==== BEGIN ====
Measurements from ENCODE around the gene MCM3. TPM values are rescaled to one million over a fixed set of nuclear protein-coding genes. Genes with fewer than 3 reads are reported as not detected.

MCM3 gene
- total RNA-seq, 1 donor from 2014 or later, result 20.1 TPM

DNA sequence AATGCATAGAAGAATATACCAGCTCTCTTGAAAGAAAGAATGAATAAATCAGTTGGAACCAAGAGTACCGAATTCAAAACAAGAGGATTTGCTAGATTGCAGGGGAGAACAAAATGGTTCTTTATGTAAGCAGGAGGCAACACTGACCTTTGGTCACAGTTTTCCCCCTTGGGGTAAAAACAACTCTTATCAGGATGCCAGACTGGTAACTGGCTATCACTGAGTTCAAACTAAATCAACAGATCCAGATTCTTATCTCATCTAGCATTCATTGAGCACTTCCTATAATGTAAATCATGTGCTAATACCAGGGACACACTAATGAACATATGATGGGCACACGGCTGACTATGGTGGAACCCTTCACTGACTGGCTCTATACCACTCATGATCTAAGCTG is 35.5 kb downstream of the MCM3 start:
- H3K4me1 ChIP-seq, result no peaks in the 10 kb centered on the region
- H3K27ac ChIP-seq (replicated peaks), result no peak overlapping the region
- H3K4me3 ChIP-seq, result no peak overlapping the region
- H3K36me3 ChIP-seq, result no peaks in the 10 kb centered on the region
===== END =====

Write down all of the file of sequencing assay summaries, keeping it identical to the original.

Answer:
Measurements from ENCODE around the gene MCM3. TPM values are rescaled to one million over a fixed set of nuclear protein-coding genes. Genes with fewer than 3 reads are reported as not detected.

MCM3 gene
- total RNA-seq, 1 donor from 2014 or later, result 20.1 TPM

DNA sequence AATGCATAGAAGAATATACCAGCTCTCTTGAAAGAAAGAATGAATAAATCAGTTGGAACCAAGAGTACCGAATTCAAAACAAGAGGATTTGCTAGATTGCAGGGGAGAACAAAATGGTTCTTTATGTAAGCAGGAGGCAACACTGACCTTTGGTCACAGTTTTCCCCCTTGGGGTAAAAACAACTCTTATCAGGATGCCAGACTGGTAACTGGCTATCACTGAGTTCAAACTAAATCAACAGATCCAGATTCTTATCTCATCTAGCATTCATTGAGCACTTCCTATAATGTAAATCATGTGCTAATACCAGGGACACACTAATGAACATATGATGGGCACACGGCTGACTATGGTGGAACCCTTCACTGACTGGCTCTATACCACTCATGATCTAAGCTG is 35.5 kb downstream of the MCM3 start:
- H3K4me1 ChIP-seq, result no peaks in the 10 kb centered on the region
- H3K27ac ChIP-seq (replicated peaks), result no peak overlapping the region
- H3K4me3 ChIP-seq, result no peak overlapping the region
- H3K36me3 ChIP-seq, result no peaks in the 10 kb centered on the region